Until recently, most of us dreaded a daily commute to the office. As easy as it is to say that we would rather not be at work, office environments provide a space where people come together and collaborate on ideas. But there is something that workers often don’t think about having at their place of work that is vital… security. Behind the scenes, your IT department isn’t just fixing your slow computer or helping you log into your work account for the 800th time, they are putting up shields to prevent attackers from getting into your company’s system to steal or wreak havoc. So, what happens when you work from home? Sure your company’s IT team is still hard at work protecting your computer and online presence, but dealing with hundreds or even thousands of workers remotely brings a whole new vulnerability to you and the company. It’s vital that you participate in ensuring security for yourself and your business, so here are five ways to do just that.


Don’t ignore software updates

Have you possibly been skipping your software update every time it pops up? If so, you are creating more security holes than you know. Software updates make things run smoothly, but they also patch the holes that hackers can get into. Take your software updates seriously and you will be providing better protection from outside invaders.


Are you sure you want to use that password… again?

Passwords are usually one of the easiest things to fix and also what people are the worst at doing correctly. Make them unique, don’t repeat them on any other login, and make them lengthy. Still too lazy or just not good at it? Get a password manager like LastPass #sponsor, or another service that will create passwords for you. They’ll be kept in a vault so that you don’t have to remember them. These services usually give you the option to use multifactor authentication as well so you have double and sometimes triple the security.


Stop lookie-loos

We often surf the web with complete and utter abandon, like a toddler walking through a park surrounded by wolves. If you aren’t worried about who’s watching you, you’re setting yourself up for failure. Consider getting a VPN to continue that virtual stroll completely fear-free. A Virtual Private Network allows you to connect to another network over the internet, unseen. Whether you’re at a coffee shop or at home, anyone who’s interested won’t be able to gather data about you or what you are working on. You can get an app or a router for your home so that all devices can be protected when you go online.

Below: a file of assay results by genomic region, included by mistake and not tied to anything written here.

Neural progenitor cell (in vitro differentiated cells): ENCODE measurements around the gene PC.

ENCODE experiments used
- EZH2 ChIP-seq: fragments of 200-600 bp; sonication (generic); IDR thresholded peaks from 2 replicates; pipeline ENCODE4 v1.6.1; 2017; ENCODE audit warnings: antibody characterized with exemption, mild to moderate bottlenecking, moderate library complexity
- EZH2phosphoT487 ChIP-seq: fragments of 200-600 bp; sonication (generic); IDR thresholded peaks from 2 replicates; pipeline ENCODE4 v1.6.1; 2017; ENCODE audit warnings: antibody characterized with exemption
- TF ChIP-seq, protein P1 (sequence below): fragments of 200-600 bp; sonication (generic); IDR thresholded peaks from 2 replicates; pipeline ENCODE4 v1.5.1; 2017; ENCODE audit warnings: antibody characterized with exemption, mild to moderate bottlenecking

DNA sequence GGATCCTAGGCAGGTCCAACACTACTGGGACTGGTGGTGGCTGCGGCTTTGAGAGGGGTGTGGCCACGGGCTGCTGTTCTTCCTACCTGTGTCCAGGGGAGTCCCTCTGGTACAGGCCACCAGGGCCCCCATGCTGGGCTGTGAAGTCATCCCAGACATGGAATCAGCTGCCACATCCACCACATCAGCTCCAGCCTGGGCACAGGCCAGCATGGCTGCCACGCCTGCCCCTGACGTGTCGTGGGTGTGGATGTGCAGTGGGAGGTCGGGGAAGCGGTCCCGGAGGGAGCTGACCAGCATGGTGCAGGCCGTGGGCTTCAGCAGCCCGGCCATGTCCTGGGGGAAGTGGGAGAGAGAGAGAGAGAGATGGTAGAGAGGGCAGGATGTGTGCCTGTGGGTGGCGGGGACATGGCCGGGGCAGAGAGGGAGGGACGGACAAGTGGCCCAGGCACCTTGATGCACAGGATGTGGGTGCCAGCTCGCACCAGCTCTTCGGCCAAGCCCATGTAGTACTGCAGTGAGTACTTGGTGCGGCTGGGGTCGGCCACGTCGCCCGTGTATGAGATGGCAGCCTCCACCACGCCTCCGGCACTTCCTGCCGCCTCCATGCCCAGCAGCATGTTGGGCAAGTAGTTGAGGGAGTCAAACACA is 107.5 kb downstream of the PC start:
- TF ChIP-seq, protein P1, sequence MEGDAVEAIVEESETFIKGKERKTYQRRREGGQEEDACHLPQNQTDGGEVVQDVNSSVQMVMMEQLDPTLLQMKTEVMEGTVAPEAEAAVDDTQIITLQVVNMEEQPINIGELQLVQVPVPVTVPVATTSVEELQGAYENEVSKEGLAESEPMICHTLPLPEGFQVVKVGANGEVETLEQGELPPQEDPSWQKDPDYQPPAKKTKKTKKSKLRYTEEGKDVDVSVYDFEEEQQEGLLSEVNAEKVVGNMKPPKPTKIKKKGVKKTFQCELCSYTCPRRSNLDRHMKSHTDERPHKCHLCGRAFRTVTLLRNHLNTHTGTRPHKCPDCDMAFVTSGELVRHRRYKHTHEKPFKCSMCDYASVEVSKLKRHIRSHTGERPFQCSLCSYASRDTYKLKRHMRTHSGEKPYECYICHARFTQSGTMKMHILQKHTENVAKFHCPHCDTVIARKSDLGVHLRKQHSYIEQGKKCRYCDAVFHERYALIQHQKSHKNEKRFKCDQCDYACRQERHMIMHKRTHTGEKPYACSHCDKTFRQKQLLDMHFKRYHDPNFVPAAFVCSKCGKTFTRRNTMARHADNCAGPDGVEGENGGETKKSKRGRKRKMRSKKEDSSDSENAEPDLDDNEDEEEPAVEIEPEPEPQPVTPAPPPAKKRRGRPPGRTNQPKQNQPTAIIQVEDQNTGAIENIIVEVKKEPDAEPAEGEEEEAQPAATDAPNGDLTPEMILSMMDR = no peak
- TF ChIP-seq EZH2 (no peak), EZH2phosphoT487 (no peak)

Educate yourself

Some attackers will directly target you through email using tactics such as phishing. Phishing scams usually involve e-mails where a victim thinks a link is trustworthy. Once they click on that link, malware or ransomware can infiltrate the system allowing attackers access to financial, and other vital information. Identity theft is horrendous to deal with on top of lost funds. As we speak the World Health Organization is currently having an issue with hackers trying to hack their email. Learn what to look for, and don’t click on links you think seem strange. You are the first line of defense against this type of activity.


Talk to IT

Your company has an IT department for a reason. If you are still worried you aren’t doing enough to protect your privacy and security while working from home, they can give you suggestions and even run a diagnostic check on your computer to see what needs updating or installing. They are the experts and can help you be as safe as possible. If you happen to be self-employed, there are many different companies that you can reach out to for help and IT support.


Thankfully we don’t all have to be IT experts. Working from home does make us more vulnerable, but if we pay attention, take the proper precautions, and educate ourselves, we have the best defense against would-be attackers.


Photo by Philipp Katzenberger on Unsplash